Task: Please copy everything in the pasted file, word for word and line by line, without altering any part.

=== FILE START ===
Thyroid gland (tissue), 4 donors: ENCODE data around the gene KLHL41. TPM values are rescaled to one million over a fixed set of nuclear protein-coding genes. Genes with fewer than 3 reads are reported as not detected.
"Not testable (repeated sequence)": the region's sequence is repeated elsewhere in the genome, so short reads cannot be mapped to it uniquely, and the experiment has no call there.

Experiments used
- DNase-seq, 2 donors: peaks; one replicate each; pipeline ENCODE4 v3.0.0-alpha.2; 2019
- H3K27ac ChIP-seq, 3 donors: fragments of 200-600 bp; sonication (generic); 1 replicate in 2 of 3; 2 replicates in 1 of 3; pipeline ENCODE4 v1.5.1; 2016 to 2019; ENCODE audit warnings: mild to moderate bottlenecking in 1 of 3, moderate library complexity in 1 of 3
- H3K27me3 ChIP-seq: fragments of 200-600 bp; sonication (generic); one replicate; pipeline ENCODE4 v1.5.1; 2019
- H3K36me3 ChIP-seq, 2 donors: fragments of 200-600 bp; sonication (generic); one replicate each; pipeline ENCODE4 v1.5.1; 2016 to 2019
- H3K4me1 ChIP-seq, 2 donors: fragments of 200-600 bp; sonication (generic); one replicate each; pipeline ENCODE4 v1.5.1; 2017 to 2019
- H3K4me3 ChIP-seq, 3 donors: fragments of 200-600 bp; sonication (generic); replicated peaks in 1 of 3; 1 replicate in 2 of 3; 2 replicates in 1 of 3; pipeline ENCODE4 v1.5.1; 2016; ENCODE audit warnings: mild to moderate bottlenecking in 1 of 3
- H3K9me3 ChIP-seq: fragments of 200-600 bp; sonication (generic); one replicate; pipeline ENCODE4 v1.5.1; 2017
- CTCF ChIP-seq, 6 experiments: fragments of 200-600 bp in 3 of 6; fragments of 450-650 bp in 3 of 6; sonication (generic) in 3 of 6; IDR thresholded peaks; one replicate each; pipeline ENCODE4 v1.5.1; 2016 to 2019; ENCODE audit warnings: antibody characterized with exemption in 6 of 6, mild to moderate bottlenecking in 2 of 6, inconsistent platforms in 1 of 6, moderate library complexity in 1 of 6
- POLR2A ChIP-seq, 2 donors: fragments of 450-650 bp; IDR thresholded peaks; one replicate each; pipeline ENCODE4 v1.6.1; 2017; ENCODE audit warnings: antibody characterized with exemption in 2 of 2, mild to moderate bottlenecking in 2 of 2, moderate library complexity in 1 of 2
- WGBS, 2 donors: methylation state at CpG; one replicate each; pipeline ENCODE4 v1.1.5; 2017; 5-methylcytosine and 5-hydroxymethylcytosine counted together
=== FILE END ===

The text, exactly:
Thyroid gland (tissue), 4 donors: ENCODE data around the gene KLHL41. TPM values are rescaled to one million over a fixed set of nuclear protein-coding genes. Genes with fewer than 3 reads are reported as not detected.
"Not testable (repeated sequence)": the region's sequence is repeated elsewhere in the genome, so short reads cannot be mapped to it uniquely, and the experiment has no call there.

Experiments used
- DNase-seq, 2 donors: peaks; one replicate each; pipeline ENCODE4 v3.0.0-alpha.2; 2019
- H3K27ac ChIP-seq, 3 donors: fragments of 200-600 bp; sonication (generic); 1 replicate in 2 of 3; 2 replicates in 1 of 3; pipeline ENCODE4 v1.5.1; 2016 to 2019; ENCODE audit warnings: mild to moderate bottlenecking in 1 of 3, moderate library complexity in 1 of 3
- H3K27me3 ChIP-seq: fragments of 200-600 bp; sonication (generic); one replicate; pipeline ENCODE4 v1.5.1; 2019
- H3K36me3 ChIP-seq, 2 donors: fragments of 200-600 bp; sonication (generic); one replicate each; pipeline ENCODE4 v1.5.1; 2016 to 2019
- H3K4me1 ChIP-seq, 2 donors: fragments of 200-600 bp; sonication (generic); one replicate each; pipeline ENCODE4 v1.5.1; 2017 to 2019
- H3K4me3 ChIP-seq, 3 donors: fragments of 200-600 bp; sonication (generic); replicated peaks in 1 of 3; 1 replicate in 2 of 3; 2 replicates in 1 of 3; pipeline ENCODE4 v1.5.1; 2016; ENCODE audit warnings: mild to moderate bottlenecking in 1 of 3
- H3K9me3 ChIP-seq: fragments of 200-600 bp; sonication (generic); one replicate; pipeline ENCODE4 v1.5.1; 2017
- CTCF ChIP-seq, 6 experiments: fragments of 200-600 bp in 3 of 6; fragments of 450-650 bp in 3 of 6; sonication (generic) in 3 of 6; IDR thresholded peaks; one replicate each; pipeline ENCODE4 v1.5.1; 2016 to 2019; ENCODE audit warnings: antibody characterized with exemption in 6 of 6, mild to moderate bottlenecking in 2 of 6, inconsistent platforms in 1 of 6, moderate library complexity in 1 of 6
- POLR2A ChIP-seq, 2 donors: fragments of 450-650 bp; IDR thresholded peaks; one replicate each; pipeline ENCODE4 v1.6.1; 2017; ENCODE audit warnings: antibody characterized with exemption in 2 of 2, mild to moderate bottlenecking in 2 of 2, moderate library complexity in 1 of 2
- WGBS, 2 donors: methylation state at CpG; one replicate each; pipeline ENCODE4 v1.1.5; 2017; 5-methylcytosine and 5-hydroxymethylcytosine counted together